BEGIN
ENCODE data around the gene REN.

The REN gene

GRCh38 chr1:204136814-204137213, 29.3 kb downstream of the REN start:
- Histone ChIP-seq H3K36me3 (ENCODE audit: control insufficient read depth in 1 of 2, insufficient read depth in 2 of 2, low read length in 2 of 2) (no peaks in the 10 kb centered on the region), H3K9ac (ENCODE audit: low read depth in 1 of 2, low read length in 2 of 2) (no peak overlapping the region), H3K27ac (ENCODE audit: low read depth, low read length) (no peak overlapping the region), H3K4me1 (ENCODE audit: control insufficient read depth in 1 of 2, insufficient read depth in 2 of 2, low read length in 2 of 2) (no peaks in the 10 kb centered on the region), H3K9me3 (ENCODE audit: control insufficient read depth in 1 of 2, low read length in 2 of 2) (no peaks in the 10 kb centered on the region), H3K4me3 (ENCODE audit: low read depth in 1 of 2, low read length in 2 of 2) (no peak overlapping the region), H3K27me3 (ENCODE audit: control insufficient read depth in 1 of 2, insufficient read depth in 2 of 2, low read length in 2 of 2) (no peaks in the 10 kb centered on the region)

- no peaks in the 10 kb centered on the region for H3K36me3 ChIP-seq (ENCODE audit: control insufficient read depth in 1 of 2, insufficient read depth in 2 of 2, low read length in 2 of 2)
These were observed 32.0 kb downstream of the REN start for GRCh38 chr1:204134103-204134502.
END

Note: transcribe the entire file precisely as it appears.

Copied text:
ENCODE data around the gene REN.

The REN gene

GRCh38 chr1:204136814-204137213, 29.3 kb downstream of the REN start:
- Histone ChIP-seq H3K36me3 (ENCODE audit: control insufficient read depth in 1 of 2, insufficient read depth in 2 of 2, low read length in 2 of 2) (no peaks in the 10 kb centered on the region), H3K9ac (ENCODE audit: low read depth in 1 of 2, low read length in 2 of 2) (no peak overlapping the region), H3K27ac (ENCODE audit: low read depth, low read length) (no peak overlapping the region), H3K4me1 (ENCODE audit: control insufficient read depth in 1 of 2, insufficient read depth in 2 of 2, low read length in 2 of 2) (no peaks in the 10 kb centered on the region), H3K9me3 (ENCODE audit: control insufficient read depth in 1 of 2, low read length in 2 of 2) (no peaks in the 10 kb centered on the region), H3K4me3 (ENCODE audit: low read depth in 1 of 2, low read length in 2 of 2) (no peak overlapping the region), H3K27me3 (ENCODE audit: control insufficient read depth in 1 of 2, insufficient read depth in 2 of 2, low read length in 2 of 2) (no peaks in the 10 kb centered on the region)

- no peaks in the 10 kb centered on the region for H3K36me3 ChIP-seq (ENCODE audit: control insufficient read depth in 1 of 2, insufficient read depth in 2 of 2, low read length in 2 of 2)
These were observed 32.0 kb downstream of the REN start for GRCh38 chr1:204134103-204134502.